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Since reading about how hip arthritis is diagnosed , you now know that the leg bone is connected to the hip bone and that hip joint pain is felt in the groin. Let’s turn our attention to the treatment of hip arthritis. Some might want to jump right into joint replacement surgery; however, there are many non-surgical steps to take before a slamming a new joint into place. Remember, changing out a body part is not as simple as fixing a car. Replacing a bad alternator on a car does not require hospitalization, anesthesia, pain control, and months of rehabilitation. No, replacing a bad alternator is just a two hour job with no risks and no prolonged recovery. Furthermore, after hip replacement surgery, you cannot just “drive” off with a guarantee of a perfect joint with unlimited capabilities. With this realization in mind, exploring the non-surgical treatments of hip arthritis is worthwhile along the road to a big joint surgery.
When the hip joint starts to hurt while wa...
Competitive and recreational sports athletes can develop painful groin symptoms from a pulled muscle. The condition is called adductor enthesis . Adductor refers to the group of four leg muscles that attach to the pubic bone in the pelvic/groin area. Enthesis is the place where the tendon meets the bone. Usually this spot is a mixture of fibrous and cartilage soft tissue. Overuse from repeated kicking and/or sprinting sets up an inflammatory response that eventually becomes chronic with telltale changes in the soft tissue structures. The condition is diagnosed through a combination of patient history, clinical tests, and MRIs. The groin pain may occur only after activity or it may be described as occurring with activity but without restricting movement. More severe pain will restrict activity; some athletes with adductor enthesis have chronic (constant) pain that may get marginally better but never goes away. In this study, athletes evaluated and treated at a sports medicine clinic for g...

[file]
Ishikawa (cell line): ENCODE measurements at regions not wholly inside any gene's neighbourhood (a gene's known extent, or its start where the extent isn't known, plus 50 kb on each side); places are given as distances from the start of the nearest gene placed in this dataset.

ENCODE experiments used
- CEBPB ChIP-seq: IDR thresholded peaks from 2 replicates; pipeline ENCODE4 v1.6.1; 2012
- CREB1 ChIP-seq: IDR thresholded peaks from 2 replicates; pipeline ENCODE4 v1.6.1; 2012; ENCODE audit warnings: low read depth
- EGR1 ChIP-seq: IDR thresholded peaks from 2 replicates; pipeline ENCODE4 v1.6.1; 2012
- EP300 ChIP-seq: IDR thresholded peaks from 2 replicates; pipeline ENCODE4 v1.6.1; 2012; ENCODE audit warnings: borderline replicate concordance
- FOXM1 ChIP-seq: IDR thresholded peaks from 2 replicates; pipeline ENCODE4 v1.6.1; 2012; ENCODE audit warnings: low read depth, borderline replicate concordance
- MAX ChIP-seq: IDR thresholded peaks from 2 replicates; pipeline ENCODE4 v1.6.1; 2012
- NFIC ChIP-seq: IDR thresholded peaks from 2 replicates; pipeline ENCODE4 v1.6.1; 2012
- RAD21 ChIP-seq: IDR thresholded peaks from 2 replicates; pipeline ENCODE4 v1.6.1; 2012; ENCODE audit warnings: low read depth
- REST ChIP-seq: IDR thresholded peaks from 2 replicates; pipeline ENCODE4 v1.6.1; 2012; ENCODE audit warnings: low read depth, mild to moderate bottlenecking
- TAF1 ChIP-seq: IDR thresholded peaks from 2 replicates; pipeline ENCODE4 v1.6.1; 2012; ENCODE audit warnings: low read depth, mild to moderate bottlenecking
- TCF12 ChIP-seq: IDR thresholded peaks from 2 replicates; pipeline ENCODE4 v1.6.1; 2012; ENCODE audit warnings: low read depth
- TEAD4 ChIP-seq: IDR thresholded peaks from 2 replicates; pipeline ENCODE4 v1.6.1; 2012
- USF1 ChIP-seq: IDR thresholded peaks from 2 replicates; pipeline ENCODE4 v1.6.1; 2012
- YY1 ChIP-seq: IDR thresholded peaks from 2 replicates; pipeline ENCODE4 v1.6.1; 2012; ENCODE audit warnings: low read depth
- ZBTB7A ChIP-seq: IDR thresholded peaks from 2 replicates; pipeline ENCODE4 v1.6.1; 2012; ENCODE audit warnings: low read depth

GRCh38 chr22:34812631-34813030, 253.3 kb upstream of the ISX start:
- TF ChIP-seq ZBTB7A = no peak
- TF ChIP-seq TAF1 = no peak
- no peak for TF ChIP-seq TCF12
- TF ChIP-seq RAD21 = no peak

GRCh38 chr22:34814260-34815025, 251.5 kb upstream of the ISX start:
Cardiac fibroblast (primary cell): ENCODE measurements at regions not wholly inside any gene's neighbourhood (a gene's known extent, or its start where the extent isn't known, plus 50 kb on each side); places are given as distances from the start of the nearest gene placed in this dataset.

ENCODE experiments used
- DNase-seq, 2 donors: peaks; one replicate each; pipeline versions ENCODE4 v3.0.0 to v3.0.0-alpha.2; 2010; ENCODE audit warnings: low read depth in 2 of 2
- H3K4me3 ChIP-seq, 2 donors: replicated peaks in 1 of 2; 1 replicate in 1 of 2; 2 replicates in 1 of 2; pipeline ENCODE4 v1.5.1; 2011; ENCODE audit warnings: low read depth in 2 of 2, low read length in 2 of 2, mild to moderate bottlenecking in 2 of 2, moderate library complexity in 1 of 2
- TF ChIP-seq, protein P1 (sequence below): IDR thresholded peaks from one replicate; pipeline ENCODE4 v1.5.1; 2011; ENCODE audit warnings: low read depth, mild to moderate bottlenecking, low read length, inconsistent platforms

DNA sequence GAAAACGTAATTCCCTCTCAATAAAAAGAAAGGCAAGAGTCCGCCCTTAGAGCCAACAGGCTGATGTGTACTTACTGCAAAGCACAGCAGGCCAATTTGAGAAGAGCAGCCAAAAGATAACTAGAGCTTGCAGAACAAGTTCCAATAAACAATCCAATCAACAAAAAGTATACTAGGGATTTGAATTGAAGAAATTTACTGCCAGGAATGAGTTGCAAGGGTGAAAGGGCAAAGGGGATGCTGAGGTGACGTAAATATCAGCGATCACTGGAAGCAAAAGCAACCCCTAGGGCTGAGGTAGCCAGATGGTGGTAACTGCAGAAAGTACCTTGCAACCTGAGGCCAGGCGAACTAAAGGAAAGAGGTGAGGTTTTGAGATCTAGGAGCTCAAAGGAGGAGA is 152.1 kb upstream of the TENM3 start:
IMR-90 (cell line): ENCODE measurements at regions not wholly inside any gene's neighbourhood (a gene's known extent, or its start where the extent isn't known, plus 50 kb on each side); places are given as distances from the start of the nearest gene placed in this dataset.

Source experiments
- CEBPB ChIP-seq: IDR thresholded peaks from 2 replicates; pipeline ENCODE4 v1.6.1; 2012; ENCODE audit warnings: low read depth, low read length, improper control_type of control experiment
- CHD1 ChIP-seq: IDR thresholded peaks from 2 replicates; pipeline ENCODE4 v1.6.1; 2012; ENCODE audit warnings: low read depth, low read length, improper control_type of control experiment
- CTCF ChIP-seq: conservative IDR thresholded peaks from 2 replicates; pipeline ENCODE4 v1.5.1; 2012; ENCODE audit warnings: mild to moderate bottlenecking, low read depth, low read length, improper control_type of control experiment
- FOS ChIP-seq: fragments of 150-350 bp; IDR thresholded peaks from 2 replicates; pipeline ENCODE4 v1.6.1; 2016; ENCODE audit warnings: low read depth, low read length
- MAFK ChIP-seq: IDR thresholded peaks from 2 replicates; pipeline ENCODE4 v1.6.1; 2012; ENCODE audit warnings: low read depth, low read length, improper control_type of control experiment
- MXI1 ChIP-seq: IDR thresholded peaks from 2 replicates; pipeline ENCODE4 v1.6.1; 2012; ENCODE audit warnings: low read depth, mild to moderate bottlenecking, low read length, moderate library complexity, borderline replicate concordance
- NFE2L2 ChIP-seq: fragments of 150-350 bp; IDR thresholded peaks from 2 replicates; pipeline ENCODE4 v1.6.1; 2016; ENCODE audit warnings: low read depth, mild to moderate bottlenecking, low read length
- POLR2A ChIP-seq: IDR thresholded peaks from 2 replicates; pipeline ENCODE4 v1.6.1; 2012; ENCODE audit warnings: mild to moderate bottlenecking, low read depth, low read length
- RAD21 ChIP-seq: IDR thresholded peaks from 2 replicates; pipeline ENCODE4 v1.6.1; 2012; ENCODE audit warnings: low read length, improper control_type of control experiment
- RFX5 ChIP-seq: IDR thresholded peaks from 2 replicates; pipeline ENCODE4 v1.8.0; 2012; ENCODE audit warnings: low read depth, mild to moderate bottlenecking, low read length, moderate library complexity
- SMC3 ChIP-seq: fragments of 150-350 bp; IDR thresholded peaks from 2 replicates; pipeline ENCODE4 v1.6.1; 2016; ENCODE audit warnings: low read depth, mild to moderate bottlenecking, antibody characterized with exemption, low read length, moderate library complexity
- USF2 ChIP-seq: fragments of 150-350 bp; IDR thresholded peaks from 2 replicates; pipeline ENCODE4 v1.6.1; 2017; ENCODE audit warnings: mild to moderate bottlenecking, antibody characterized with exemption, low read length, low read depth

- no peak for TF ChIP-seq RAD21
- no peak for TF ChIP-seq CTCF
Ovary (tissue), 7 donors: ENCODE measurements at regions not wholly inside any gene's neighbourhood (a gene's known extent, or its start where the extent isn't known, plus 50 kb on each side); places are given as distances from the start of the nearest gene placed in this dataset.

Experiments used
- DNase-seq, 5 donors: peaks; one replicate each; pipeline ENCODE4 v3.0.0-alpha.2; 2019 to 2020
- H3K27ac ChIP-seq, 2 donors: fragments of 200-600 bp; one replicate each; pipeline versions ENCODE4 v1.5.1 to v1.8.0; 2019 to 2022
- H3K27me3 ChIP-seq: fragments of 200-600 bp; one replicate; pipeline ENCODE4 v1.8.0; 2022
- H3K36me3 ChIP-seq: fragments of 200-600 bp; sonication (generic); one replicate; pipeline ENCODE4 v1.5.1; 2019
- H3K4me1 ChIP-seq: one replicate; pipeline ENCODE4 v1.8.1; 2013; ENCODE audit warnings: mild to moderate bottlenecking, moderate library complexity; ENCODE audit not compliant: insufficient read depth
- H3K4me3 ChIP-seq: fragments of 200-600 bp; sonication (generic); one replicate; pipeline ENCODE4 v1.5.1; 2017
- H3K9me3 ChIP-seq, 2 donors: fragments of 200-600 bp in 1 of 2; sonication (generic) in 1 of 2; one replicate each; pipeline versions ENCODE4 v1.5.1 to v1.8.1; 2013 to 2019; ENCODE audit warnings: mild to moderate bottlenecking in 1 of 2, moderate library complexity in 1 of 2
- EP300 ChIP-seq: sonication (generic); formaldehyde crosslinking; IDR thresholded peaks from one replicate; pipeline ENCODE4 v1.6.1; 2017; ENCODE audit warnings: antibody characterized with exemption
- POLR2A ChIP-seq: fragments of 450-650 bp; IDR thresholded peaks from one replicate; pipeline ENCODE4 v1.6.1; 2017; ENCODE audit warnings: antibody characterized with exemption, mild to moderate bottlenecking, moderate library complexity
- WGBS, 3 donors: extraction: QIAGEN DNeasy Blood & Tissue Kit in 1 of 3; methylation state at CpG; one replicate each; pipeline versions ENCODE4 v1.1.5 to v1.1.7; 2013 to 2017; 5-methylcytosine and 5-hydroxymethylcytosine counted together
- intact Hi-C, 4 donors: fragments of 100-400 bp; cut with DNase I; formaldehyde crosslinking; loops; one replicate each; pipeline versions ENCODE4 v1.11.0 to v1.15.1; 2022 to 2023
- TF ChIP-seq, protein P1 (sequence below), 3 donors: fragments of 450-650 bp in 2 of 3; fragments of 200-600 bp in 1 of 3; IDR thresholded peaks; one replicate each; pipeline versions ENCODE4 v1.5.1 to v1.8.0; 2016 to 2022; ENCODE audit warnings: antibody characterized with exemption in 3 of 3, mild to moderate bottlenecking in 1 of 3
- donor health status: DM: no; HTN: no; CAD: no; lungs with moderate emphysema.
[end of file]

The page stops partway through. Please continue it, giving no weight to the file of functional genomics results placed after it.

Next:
Definition A groin lump is localized swelling in the groin area (where the upper leg meets the lower abdomen). It may be firm or soft, tender or not painful at all. Alternative Names Lump in the groin; Inguinal lymphadenopathy; Localized lymphadenopathy-groin; Bubo; Lymphadenopathy - groin Considerations All groin lumps should be examined by your health care provider. Common Causes Allergic reaction Cancer Drug reaction Harmless (benign) cyst Hernia (usually a soft, large bulge in the groin on one or both sides) Infections in the legs Injury trauma to the groin area Lipomas (harmless fatty growths) Sexually transmitted diseases such as genital herpes, chlamydia, and gonorrhea Swollen lymph glands in the groin area
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